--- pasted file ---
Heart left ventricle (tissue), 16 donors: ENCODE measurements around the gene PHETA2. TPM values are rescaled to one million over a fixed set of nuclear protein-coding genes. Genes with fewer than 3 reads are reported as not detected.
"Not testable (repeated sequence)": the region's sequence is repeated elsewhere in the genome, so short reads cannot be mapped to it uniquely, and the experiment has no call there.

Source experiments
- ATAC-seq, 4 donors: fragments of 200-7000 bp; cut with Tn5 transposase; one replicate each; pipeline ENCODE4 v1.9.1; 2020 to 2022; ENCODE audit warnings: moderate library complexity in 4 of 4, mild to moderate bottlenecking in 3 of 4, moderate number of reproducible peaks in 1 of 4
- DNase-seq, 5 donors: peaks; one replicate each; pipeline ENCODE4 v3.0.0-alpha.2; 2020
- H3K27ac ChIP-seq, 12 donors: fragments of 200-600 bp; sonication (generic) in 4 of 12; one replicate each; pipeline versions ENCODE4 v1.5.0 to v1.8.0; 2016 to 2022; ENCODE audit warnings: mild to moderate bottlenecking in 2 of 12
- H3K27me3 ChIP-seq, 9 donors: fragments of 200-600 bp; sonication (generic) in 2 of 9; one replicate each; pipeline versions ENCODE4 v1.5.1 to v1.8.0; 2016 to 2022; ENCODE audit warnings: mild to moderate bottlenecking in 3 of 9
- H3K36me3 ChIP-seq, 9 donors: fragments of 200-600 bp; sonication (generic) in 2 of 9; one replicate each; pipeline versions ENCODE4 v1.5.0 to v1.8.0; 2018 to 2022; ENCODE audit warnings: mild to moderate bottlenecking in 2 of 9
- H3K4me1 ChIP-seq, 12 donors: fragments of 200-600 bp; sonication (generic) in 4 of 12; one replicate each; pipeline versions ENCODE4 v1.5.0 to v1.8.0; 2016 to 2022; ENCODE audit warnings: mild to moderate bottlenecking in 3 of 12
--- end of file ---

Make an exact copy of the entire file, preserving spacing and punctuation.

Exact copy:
Heart left ventricle (tissue), 16 donors: ENCODE measurements around the gene PHETA2. TPM values are rescaled to one million over a fixed set of nuclear protein-coding genes. Genes with fewer than 3 reads are reported as not detected.
"Not testable (repeated sequence)": the region's sequence is repeated elsewhere in the genome, so short reads cannot be mapped to it uniquely, and the experiment has no call there.

Source experiments
- ATAC-seq, 4 donors: fragments of 200-7000 bp; cut with Tn5 transposase; one replicate each; pipeline ENCODE4 v1.9.1; 2020 to 2022; ENCODE audit warnings: moderate library complexity in 4 of 4, mild to moderate bottlenecking in 3 of 4, moderate number of reproducible peaks in 1 of 4
- DNase-seq, 5 donors: peaks; one replicate each; pipeline ENCODE4 v3.0.0-alpha.2; 2020
- H3K27ac ChIP-seq, 12 donors: fragments of 200-600 bp; sonication (generic) in 4 of 12; one replicate each; pipeline versions ENCODE4 v1.5.0 to v1.8.0; 2016 to 2022; ENCODE audit warnings: mild to moderate bottlenecking in 2 of 12
- H3K27me3 ChIP-seq, 9 donors: fragments of 200-600 bp; sonication (generic) in 2 of 9; one replicate each; pipeline versions ENCODE4 v1.5.1 to v1.8.0; 2016 to 2022; ENCODE audit warnings: mild to moderate bottlenecking in 3 of 9
- H3K36me3 ChIP-seq, 9 donors: fragments of 200-600 bp; sonication (generic) in 2 of 9; one replicate each; pipeline versions ENCODE4 v1.5.0 to v1.8.0; 2018 to 2022; ENCODE audit warnings: mild to moderate bottlenecking in 2 of 9
- H3K4me1 ChIP-seq, 12 donors: fragments of 200-600 bp; sonication (generic) in 4 of 12; one replicate each; pipeline versions ENCODE4 v1.5.0 to v1.8.0; 2016 to 2022; ENCODE audit warnings: mild to moderate bottlenecking in 3 of 12